The power of nuclear magnetic resonance (NMR) spectroscopy, a technique favoured by scientists across the world to determine the molecular structure of liquid, solid and semi-solid samples, is firmly established. As technological advances, such as increasing magnetic field strengths, superconducting magnets, and more sensitive and more convenient probe heads, continue to boost the precision of the highly regarded technique, it continues to demand specialist knowledge and skill.
At Bruker, we seek to provide additional value to our community and it is with great pleasure that we can announce a new series of open source NMR spectroscopy tutorials from Professor Peter Bigler, University of Bern, Switzerland.
Now retired, Professor Bigler has many years' experience in Bruker's NMR technology and in delivering NMR spectroscopy lectures. Through these combined experiences, he grew to realize exactly what the students needed to learn to grow their core competencies to make the most of this advanced technique. Setting out to help nurture the next generation of research chemists, Professor Bigler has invested his time and considerable knowledge in developing a comprehensive online, interactive tutorial course. The course sets out to train participants in NMR spectroscopy and the correct setup and use of 1D and 2D experiments.
Freely available to every interested party, the tutorial seeks to equip users to exploit the potential of modern NMR spectrometers for elucidating molecular structures. In contrast to most textbooks on NMR spectroscopy, which mainly deal with the analysis of existing spectra, i.e. the extraction of spectral parameters and their conversion into structural information, the interactive tutorial focuses on the correct measurement and evaluation of NMR spectra. NMR spectra and hence the resulting spectral parameters depend not solely on the structure of the investigated molecule(s) but also on the NMR experiment, the mode of data processing applied, and the corresponding experimental and processing parameters, as illustrated in Figure 1.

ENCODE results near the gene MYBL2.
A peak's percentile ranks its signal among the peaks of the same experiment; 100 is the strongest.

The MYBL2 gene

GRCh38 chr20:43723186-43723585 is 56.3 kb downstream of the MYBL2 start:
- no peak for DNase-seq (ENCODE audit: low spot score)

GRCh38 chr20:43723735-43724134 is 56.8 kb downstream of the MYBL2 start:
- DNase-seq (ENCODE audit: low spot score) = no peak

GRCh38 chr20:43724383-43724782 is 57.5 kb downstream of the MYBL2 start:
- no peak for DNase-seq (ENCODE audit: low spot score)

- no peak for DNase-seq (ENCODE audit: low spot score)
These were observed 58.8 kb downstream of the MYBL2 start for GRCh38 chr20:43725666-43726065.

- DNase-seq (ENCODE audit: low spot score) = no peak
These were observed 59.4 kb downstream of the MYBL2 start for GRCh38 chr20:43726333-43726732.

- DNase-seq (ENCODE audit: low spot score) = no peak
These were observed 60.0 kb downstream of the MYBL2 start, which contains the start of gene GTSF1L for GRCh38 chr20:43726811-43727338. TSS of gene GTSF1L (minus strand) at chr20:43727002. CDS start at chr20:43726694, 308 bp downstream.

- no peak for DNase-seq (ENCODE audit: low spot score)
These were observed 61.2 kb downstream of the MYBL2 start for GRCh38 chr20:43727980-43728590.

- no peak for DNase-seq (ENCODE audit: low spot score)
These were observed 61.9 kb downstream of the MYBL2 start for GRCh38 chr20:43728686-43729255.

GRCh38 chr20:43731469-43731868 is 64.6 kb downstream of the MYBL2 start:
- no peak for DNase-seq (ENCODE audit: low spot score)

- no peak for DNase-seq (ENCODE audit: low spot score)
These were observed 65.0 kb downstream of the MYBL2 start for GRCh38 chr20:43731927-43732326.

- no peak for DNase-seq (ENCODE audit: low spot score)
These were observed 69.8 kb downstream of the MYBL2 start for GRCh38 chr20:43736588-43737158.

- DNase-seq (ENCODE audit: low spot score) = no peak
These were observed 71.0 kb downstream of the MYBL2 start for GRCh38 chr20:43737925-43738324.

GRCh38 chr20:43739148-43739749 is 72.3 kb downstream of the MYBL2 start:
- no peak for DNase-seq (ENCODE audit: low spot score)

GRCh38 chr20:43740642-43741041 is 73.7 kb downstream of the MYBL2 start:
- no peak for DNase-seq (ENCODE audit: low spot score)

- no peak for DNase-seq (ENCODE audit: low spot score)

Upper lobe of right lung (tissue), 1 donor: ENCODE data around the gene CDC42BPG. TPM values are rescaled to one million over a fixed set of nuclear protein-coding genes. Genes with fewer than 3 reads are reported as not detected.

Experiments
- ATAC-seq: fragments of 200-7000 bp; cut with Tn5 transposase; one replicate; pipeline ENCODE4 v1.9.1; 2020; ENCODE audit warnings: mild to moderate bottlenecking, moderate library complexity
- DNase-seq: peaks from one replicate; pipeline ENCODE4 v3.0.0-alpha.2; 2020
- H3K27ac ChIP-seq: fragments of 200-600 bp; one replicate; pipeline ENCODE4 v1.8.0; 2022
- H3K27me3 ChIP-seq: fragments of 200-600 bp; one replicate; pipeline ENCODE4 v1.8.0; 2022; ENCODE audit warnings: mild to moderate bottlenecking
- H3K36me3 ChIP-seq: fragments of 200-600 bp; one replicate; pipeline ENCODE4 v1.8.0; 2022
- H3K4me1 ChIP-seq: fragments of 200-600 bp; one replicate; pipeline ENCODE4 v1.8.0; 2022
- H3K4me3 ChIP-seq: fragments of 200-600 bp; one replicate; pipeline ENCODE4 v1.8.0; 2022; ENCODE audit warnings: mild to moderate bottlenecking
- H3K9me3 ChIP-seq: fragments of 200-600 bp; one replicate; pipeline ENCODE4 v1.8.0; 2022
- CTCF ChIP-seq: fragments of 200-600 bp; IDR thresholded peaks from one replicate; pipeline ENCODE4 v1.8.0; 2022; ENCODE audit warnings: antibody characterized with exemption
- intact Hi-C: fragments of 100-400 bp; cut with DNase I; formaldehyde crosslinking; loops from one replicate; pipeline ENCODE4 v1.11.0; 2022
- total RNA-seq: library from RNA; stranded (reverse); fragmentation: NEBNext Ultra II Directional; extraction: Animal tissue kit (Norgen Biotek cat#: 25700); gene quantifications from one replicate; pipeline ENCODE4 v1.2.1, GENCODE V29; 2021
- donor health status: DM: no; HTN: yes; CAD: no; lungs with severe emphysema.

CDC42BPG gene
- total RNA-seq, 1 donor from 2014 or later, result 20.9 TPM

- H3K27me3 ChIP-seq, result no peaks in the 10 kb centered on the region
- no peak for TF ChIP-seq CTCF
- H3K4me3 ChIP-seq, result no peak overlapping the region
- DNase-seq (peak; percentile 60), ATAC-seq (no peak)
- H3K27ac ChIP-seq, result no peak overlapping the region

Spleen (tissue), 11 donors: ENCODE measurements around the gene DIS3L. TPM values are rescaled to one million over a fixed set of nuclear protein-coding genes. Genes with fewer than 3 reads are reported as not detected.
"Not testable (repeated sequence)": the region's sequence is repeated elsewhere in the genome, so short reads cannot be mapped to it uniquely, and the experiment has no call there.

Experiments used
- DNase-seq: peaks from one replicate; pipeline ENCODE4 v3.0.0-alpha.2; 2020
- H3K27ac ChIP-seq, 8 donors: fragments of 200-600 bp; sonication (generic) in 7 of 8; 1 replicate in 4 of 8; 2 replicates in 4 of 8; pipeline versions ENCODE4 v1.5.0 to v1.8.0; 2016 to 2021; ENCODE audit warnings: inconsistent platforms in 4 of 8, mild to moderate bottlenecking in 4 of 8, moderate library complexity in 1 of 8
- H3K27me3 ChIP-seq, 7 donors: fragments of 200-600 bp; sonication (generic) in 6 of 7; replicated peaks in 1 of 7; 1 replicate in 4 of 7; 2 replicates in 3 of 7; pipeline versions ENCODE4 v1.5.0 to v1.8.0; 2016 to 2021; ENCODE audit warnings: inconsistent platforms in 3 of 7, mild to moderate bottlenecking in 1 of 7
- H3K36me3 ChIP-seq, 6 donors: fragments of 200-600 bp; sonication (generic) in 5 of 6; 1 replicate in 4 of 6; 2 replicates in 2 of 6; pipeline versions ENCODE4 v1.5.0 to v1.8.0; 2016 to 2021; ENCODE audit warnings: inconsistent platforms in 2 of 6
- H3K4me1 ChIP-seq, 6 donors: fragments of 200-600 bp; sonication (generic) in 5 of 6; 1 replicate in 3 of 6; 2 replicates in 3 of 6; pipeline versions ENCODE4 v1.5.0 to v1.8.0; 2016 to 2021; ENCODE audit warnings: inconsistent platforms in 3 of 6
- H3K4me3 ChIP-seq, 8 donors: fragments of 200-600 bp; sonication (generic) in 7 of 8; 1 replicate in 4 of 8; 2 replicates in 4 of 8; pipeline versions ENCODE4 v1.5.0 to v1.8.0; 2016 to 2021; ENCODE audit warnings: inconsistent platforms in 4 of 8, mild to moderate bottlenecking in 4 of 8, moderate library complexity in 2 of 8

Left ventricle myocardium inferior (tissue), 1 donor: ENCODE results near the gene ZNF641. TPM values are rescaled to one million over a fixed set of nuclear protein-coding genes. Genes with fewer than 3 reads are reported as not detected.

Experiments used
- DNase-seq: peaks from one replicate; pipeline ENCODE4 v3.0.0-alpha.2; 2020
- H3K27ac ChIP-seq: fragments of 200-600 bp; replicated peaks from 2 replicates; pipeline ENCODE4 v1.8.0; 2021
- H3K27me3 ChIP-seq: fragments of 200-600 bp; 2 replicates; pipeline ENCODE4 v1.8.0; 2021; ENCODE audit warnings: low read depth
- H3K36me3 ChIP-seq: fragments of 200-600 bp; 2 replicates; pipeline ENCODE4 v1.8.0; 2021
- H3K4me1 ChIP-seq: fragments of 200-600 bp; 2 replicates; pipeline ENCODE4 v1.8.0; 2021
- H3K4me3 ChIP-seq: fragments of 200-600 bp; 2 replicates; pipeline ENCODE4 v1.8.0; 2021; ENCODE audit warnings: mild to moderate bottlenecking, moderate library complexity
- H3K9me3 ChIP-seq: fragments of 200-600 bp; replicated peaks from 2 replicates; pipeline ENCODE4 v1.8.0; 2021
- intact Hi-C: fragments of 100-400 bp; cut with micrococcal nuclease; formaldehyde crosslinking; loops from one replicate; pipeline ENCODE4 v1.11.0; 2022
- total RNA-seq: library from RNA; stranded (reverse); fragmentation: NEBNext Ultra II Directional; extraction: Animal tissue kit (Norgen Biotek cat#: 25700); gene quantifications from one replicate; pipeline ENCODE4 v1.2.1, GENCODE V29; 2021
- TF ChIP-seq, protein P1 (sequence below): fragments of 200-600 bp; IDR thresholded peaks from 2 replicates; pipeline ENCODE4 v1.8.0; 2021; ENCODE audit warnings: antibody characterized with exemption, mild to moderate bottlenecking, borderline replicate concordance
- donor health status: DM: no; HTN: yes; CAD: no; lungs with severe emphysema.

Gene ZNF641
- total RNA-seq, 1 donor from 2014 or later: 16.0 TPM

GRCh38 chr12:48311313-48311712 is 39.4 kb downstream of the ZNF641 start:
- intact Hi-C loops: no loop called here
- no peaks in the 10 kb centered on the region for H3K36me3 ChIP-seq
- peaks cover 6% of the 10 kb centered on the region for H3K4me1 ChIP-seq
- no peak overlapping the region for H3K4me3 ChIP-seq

For more demanding NMR investigations and when applying more sophisticated NMR pulse sequences, the tutorial also sets out to provide users with the necessary expertise for understanding how the corresponding NMR experiments work and how their successful outcome depends on the experiment's parameters. To support the project, Bruker has provided suitable NMR software tools (Bruker TopSpin™ package) for data processing and in particular for the simulation of 1D and 2D experiments.
The free NMR tutorial is a significant piece of work, comprising seven modules, and is designed as a self-teaching tool. Each user is encouraged to choose and concentrate on those issues that are of interest or best fulfil their needs, skipping those parts with which they are already familiar. The tutorial invites both newcomers - although it assumes that the user is familiar with the basics of NMR - and those who have already gained their first experiences in spectrometer operation and want to augment their comprehension of the relation between theory and practice or the dependence of the spectral appearance on experimental parameters.
Scheduled for launch towards the end of 2020, the NMR tutorial will be available via the ILIAS central teaching and learning platform, administrated by the University of Bern at www.ilias.unibe.ch/link/nmr-tutorial. To echo the words of Professor Bigler, we hope this valuable resource will provide the curious with the opportunity to "Marvel at the beauty of NMR physics," and to "Enjoy rather than only learn the fundamentals of this fascinating technique."